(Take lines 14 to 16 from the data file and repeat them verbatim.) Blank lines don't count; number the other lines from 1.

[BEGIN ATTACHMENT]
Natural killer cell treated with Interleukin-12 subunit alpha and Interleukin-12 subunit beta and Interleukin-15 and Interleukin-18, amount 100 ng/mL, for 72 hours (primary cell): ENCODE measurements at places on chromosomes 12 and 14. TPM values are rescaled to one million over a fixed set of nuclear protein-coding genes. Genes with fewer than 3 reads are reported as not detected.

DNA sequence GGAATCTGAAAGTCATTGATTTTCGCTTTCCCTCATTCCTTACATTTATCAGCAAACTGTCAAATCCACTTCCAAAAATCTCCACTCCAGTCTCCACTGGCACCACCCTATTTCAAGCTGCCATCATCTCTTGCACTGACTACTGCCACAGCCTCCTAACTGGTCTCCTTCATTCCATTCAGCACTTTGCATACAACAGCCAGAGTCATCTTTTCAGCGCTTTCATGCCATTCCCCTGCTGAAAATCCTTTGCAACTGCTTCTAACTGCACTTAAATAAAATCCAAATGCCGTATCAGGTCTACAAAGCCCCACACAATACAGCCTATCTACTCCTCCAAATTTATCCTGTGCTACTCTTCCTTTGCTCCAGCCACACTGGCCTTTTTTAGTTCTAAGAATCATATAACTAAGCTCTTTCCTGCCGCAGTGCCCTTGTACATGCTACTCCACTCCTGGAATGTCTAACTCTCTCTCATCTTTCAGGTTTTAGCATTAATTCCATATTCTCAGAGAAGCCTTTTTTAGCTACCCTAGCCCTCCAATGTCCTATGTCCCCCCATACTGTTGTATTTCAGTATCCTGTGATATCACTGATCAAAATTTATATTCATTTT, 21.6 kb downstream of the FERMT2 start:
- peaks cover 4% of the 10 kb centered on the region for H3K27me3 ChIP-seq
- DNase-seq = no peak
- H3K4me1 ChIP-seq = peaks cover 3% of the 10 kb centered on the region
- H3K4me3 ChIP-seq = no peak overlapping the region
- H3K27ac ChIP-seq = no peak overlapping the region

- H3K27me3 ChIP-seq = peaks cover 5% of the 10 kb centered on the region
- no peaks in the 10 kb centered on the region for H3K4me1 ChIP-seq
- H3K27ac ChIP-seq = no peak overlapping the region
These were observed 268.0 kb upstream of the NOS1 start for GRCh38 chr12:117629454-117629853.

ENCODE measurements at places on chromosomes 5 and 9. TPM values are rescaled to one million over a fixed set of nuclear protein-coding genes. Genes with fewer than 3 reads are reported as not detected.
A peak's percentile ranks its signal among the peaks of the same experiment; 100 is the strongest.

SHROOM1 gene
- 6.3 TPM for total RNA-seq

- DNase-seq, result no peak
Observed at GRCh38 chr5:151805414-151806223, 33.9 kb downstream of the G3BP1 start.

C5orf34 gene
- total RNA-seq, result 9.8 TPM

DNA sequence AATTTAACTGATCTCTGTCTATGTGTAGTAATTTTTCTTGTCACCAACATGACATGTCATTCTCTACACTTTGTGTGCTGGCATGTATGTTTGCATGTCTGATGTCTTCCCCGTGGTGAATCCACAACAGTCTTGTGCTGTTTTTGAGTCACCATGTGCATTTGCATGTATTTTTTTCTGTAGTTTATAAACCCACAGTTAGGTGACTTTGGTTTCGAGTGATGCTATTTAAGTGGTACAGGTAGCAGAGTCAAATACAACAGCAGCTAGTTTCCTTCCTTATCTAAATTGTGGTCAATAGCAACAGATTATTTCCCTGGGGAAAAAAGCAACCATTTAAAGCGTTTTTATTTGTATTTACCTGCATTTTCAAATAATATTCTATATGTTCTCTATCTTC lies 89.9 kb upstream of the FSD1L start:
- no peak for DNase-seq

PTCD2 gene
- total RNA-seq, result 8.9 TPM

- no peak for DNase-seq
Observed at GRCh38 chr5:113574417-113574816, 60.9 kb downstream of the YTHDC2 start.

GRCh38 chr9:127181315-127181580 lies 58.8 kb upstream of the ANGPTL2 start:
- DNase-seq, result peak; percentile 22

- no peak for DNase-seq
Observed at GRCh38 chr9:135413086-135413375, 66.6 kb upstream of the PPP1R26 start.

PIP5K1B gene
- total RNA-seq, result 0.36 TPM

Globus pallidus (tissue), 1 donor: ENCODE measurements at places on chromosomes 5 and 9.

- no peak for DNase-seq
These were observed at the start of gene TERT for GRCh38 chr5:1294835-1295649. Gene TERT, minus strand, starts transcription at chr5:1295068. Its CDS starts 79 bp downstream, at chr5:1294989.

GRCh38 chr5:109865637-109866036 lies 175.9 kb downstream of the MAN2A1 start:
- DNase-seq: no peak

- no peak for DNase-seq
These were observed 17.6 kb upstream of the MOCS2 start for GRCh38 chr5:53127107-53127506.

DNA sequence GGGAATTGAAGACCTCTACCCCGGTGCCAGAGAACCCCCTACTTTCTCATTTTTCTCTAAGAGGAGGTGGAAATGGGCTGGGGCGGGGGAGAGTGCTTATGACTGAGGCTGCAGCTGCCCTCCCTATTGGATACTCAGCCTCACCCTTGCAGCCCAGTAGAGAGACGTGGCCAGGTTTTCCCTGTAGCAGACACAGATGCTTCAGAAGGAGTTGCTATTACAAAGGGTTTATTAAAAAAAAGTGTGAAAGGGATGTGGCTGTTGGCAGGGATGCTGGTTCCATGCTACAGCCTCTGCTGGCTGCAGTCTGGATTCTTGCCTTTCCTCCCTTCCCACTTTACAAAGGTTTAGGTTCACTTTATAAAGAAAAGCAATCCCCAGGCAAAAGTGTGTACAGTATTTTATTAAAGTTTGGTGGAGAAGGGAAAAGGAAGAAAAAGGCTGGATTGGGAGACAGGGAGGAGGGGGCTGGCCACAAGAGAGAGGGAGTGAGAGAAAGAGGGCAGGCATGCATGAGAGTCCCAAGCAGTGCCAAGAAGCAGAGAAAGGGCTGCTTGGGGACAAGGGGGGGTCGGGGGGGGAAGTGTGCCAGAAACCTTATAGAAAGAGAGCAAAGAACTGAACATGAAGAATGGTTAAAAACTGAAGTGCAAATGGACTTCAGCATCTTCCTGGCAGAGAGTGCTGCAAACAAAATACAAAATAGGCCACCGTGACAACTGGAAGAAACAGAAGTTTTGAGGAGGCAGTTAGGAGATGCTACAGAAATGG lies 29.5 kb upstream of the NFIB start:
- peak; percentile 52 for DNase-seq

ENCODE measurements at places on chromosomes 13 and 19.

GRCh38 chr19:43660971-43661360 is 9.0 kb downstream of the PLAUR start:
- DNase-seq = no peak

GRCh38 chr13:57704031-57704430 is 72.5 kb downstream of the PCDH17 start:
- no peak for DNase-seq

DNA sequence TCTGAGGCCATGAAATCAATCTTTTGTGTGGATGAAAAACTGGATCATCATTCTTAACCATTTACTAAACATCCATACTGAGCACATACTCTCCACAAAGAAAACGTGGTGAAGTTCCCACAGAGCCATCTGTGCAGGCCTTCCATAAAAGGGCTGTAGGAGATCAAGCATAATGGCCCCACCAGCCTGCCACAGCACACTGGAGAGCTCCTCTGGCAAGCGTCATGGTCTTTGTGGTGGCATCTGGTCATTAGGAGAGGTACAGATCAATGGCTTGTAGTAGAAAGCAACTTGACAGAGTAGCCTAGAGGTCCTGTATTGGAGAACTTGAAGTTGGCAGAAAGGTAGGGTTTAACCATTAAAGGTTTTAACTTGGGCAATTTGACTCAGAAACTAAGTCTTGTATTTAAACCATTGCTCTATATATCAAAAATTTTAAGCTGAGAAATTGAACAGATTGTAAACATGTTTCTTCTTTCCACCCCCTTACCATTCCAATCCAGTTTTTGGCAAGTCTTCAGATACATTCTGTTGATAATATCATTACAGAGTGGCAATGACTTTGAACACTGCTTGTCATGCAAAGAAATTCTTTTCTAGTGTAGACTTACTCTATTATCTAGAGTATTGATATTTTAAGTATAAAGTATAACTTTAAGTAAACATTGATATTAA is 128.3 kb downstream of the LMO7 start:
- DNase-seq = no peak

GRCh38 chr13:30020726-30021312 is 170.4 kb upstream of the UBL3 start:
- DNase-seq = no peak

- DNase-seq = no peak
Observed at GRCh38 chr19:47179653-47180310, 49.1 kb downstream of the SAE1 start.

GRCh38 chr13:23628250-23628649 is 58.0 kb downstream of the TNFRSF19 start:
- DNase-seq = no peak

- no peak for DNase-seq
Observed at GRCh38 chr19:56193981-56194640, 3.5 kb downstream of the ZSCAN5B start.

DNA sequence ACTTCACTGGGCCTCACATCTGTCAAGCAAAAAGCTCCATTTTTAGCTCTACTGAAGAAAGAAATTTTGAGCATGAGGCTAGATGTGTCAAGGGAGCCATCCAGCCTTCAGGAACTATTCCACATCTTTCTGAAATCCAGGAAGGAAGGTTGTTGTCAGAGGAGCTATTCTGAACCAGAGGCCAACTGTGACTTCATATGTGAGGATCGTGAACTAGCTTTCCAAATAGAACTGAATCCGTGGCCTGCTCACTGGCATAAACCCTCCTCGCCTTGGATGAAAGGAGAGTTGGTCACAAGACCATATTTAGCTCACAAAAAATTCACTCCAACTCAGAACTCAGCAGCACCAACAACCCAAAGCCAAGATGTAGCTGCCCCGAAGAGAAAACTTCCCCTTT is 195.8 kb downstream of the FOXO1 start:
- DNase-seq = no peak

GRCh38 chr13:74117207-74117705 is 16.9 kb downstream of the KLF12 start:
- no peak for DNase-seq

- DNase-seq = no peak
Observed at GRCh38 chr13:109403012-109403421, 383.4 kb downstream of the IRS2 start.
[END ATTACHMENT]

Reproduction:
SHROOM1 gene
- 6.3 TPM for total RNA-seq

- DNase-seq, result no peak